Eurozone Inflation Drops to 0.4% 07/31 06:52
BRUSSELS (AP) -- The inflation rate in the 18-nation eurozone dropped again
in July, official data showed Thursday, likely adding pressure on the European
Central Bank to beef up its efforts to spur the economy.
In a preliminary estimate, Eurostat, the European Union's statistical
agency, said inflation fell to 0.4 percent from the previous month's 0.5
percent, where analysts were predicting it to remain. Inflation is at its
lowest reading since October 2009, when the world economy was hit by a raging
financial crisis that caused severe recessions.
Low inflation is a worry because it can lead to deflation, in which falling
prices choke off growth. Escaping from deflation can take years, if not
decades, as in Japan's case.
"The ECB has more work to do to tackle the risk of deflation," said analyst
Jonathan Loynes of Capital Economics.
The ECB has already cut interest rates and vowed to get inflation back
toward the 2 percent target within two years. But it has so far refrained from
the bolder step of large-scale asset purchases, a policy that other major
central banks like the U.S. Federal Reserve have used with some success.
Howard Archer, economist at analysis group IHS, said the drop in the overall
inflation rate is partly attributable to a fall in energy prices, which are
volatile. In fact, the core inflation rate, which excludes volatile food and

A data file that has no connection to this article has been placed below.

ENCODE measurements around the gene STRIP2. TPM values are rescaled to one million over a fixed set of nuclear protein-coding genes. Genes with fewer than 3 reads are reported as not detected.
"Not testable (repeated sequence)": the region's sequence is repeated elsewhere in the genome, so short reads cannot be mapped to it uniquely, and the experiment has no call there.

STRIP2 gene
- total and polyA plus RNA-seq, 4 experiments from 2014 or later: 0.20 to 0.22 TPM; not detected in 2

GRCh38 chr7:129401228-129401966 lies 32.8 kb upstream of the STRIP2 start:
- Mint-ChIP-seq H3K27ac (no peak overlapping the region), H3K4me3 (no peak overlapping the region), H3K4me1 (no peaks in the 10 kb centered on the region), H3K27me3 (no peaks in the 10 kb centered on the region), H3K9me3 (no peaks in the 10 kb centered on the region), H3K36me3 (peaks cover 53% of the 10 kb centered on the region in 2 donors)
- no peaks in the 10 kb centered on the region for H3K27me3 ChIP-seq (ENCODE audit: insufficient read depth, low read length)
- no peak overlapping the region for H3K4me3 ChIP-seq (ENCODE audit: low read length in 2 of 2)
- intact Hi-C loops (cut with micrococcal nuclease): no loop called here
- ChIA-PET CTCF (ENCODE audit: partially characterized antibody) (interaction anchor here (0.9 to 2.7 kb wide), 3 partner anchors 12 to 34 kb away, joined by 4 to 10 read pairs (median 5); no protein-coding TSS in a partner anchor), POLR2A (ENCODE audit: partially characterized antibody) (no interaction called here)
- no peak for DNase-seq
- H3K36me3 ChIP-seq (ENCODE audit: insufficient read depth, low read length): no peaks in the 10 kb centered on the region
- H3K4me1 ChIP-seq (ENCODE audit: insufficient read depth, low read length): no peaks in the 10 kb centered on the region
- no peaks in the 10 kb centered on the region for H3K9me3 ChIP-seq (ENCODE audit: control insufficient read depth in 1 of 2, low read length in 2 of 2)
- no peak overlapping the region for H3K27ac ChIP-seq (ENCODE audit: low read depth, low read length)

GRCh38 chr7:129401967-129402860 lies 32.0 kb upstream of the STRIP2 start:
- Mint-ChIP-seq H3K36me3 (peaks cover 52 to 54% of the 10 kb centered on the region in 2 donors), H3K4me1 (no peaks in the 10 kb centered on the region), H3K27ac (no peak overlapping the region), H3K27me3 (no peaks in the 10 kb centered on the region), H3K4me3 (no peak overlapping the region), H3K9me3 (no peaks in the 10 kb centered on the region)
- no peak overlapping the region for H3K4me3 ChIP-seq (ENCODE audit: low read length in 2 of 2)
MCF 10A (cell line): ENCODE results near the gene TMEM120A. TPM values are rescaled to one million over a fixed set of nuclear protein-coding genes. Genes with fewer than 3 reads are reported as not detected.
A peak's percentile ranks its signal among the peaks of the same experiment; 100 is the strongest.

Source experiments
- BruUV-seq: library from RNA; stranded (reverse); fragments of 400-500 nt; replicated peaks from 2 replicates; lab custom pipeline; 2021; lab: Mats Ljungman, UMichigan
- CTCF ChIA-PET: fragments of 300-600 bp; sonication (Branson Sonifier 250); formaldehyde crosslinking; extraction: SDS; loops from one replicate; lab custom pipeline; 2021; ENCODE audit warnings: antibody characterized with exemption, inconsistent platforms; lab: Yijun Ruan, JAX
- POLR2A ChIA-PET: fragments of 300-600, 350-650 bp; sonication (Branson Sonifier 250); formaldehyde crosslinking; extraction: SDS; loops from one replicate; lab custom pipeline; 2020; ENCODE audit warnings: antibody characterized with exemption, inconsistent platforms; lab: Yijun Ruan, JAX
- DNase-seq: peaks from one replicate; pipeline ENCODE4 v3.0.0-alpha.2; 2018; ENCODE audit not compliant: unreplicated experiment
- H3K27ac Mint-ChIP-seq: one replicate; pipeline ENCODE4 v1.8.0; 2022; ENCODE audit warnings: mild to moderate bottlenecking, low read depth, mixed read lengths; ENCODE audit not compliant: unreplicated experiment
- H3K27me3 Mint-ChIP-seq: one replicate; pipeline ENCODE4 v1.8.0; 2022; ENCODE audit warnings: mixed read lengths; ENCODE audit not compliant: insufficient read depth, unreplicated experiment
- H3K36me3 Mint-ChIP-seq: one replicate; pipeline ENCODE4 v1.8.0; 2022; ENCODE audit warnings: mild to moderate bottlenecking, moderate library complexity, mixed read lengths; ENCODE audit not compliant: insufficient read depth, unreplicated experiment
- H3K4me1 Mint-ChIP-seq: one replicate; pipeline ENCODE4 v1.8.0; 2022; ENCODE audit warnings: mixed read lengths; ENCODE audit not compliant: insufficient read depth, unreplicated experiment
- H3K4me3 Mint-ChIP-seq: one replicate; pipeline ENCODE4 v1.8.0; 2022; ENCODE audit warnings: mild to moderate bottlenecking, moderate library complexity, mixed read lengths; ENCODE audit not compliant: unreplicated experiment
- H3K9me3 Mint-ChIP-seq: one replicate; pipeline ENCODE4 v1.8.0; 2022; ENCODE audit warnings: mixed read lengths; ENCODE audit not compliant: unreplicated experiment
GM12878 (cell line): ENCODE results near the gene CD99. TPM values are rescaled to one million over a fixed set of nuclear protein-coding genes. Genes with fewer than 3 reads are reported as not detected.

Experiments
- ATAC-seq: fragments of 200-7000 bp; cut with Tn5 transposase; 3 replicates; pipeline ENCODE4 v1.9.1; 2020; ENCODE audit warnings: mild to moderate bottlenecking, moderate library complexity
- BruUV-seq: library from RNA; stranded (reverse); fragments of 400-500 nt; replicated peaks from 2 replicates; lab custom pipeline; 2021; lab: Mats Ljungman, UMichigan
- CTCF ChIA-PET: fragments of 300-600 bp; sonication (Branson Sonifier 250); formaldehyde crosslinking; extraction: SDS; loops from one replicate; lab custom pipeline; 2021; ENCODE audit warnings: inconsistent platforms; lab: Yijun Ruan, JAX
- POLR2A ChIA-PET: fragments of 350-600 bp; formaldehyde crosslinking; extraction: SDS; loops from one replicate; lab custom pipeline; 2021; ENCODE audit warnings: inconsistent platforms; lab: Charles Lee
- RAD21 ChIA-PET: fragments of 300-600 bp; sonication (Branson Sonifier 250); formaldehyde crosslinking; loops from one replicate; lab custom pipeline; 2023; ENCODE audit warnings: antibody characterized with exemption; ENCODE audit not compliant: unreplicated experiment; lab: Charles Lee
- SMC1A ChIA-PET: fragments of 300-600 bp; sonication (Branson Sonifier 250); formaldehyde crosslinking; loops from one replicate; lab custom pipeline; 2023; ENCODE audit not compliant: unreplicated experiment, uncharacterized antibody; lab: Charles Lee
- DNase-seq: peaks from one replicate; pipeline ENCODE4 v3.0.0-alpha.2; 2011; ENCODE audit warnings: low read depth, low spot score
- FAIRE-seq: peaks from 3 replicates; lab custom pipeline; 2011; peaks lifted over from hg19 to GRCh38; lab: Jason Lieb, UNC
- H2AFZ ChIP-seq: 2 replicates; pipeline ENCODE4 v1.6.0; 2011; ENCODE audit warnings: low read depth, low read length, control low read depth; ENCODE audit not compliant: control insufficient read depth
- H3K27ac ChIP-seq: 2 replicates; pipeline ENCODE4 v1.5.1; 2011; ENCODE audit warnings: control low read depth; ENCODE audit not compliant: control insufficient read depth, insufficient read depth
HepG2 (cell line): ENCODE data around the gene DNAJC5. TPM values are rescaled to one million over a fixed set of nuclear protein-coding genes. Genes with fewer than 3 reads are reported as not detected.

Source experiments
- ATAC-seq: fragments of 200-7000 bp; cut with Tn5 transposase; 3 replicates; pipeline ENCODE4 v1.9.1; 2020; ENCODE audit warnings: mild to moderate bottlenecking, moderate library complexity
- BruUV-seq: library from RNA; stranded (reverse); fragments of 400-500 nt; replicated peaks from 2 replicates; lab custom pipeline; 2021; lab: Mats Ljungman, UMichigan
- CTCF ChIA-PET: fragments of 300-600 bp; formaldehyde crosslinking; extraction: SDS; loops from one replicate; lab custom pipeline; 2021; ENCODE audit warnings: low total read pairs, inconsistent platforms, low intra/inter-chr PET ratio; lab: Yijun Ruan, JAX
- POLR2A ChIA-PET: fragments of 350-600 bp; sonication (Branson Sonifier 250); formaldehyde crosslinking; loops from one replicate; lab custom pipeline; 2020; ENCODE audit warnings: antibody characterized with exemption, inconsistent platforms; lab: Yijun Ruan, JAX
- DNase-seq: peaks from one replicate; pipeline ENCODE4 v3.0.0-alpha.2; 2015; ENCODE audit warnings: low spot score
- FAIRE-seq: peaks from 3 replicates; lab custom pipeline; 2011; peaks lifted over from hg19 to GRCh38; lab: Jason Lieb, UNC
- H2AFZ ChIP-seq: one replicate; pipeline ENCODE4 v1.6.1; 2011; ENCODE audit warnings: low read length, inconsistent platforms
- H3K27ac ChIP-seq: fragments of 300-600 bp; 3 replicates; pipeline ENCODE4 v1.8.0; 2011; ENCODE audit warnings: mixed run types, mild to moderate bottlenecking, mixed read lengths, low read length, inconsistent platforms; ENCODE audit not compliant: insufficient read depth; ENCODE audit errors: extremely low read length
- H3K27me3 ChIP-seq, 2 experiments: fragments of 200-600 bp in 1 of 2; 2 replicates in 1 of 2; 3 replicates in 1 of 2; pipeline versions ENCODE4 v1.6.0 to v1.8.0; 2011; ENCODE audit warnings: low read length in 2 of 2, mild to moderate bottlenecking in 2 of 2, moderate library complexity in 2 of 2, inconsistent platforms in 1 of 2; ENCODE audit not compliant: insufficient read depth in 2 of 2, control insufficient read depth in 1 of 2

fuel costs, remained unchanged on the month at 0.8 percent.
Thursday's figures nevertheless come as "a blow for the ECB," especially
since the economic outlook remains weak, suggesting inflation is unlikely to
rise anytime soon.
"There is undeniably a very real risk that eurozone consumer price inflation
could go lower still ... barring an appreciable rise in oil and gas prices
resulting from geopolitical factors hitting supplies," he said, referring to
the current tension with Russia, which is a major oil and gas supplier for
The ECB in June already cut its benchmark interest rate to 0.15 percent and
cut another rate into negative territory for the first time to counter the
threat posed by low inflation. It also promised billions in cheap loans for
banks on condition they lend more to businesses.
Analysts say the next step to help shore up the bloc's weak economy and
inflation rate would be launching a program of asset purchases. Such a program
involves injecting new money into the economy by buying large amounts of bonds
and other financial assets.
The eurozone officially came out of recession in last year's second quarter,
but growth remains weak. Output grew by only 0.2 percent in the first quarter
from the previous three-month period.
In more upbeat data, the eurozone's unemployment rate fell slightly from
11.6 percent in May to 11.5 percent in June, its lowest value since September
2012, Eurostat said. The drop beat analysts' consensus expectations, which
forecast the jobless rate to stay flat, according to data service FactSet. The
number of jobless in the eurozone fell by 150,000 to 18.4 million in the
eurozone, which encompasses 330 million people.
For the wider 28-nation EU, which includes members like Britain and Poland
that don't use the euro currency, unemployment dipped from 10.3 percent to 10.2